Every year we hear about inspiring and challenging work amongst the citys vulnerable and economically poorest and this year, once again we were inspired and challenged in equal measure. Inspired by the hard work of staff and volunteers, inspired also by  people who are finding ways through the complexities of the hardship they themselves face. But also challenged; challenged to further highlight the way policy and economic structures have worsened the lives and prospects of many of the most vulnerable in our society, challenged to listen more, to do more, to say more when required.

 

A Picture of Jesus

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This week I was set an interesting challenge by Jane who regularly uses our food bank for additional support, she asked me if “This week when you bring the food parcel …. can you bring me a picture of Jesus …. I want to put it over my bed”. 

Obviously my difficulty  wasn’t for shortage of images that could be found, so many can be easily located just by pressing Jesus in the Google image search engine (and of course this is just what my good friend and colleague Charlotte did). The real challenge came in deciding which one to actually choose from the vast array. Of course there’s  been a push back against the western idealised blue eyed, blond Jesus of the past couple of centuries, but even if these were ruled out it would still leave a vast choice not just of ethnogaphic interpretations, but also of style, stance and theological message.

It made me realise just how personal our choice of “Jesus image” is …. it forces us to ask ourselves, “What am I looking for in my chosen image of Jesus”? For me it would be Jesus as liberator of all humanity, the embodiment of a person wholly human, and wholly divine – a human at one with himself and with God – and the one who showed us what the world could be like in the Kingdom of God.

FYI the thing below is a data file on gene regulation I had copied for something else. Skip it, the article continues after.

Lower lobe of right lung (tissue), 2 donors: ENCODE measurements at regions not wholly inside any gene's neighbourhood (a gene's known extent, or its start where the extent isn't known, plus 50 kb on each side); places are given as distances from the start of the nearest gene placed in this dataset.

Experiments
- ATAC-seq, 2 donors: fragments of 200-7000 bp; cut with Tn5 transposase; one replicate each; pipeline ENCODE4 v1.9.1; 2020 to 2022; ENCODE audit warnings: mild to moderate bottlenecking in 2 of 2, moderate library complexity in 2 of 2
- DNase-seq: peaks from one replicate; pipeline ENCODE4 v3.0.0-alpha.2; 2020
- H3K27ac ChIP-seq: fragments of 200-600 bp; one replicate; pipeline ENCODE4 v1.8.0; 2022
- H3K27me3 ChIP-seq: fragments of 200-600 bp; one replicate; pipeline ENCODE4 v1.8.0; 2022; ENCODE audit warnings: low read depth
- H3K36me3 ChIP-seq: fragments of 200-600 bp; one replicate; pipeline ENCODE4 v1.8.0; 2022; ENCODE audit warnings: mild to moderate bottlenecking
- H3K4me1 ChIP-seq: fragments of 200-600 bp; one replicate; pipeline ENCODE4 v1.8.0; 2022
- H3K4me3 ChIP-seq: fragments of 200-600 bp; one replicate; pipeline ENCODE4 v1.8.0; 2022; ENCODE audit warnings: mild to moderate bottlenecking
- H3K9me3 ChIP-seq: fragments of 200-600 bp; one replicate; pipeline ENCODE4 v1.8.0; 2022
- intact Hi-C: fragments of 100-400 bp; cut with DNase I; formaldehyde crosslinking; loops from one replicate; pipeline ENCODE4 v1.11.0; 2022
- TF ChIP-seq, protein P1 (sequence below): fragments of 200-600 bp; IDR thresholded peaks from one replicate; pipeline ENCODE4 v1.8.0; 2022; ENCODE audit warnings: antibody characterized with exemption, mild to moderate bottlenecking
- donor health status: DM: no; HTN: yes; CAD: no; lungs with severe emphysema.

Of course the many images some up different aspects of the being and nature of Jesus – and create for us a kind of visual shorthand reference for our theological underpinning; his sacred and holy nature, his forgiveness, his love and protection, his sacrificial nature, his guidance as “shepherd”, along with many others.

In the end I decided I couldn’t (and really shouldn’t) be the one to impose my own choice of image on someone else so I printed two or three different images for her to choose from. A cop out? Maybe. Which did she choose? I didn’t feel the need to ask her – she’ll no doubt tell me if she thinks it’s important for me to know. Will it offer her the peace of mind she sought from it? I really hope and pray it does.

 

 

Choose Love

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There has been much debate and anger in the last few weeks about the above story of a young girl in foster care, it is without doubt that the story as covered in both The Times and the Daily Mail was at best highly inaccurate, and at worst at deliberate distortion of the facts in order to reinforce prejudice about the Islamic faith and Muslims. I don’t want to go over ground already covered here; to talk about photoshopped images, the actual mixed Muslim/Christian heritage of the young girl (AB) at the centre of this case, the complete inaccuracies about the actions of foster carers, instead I want to talk about love.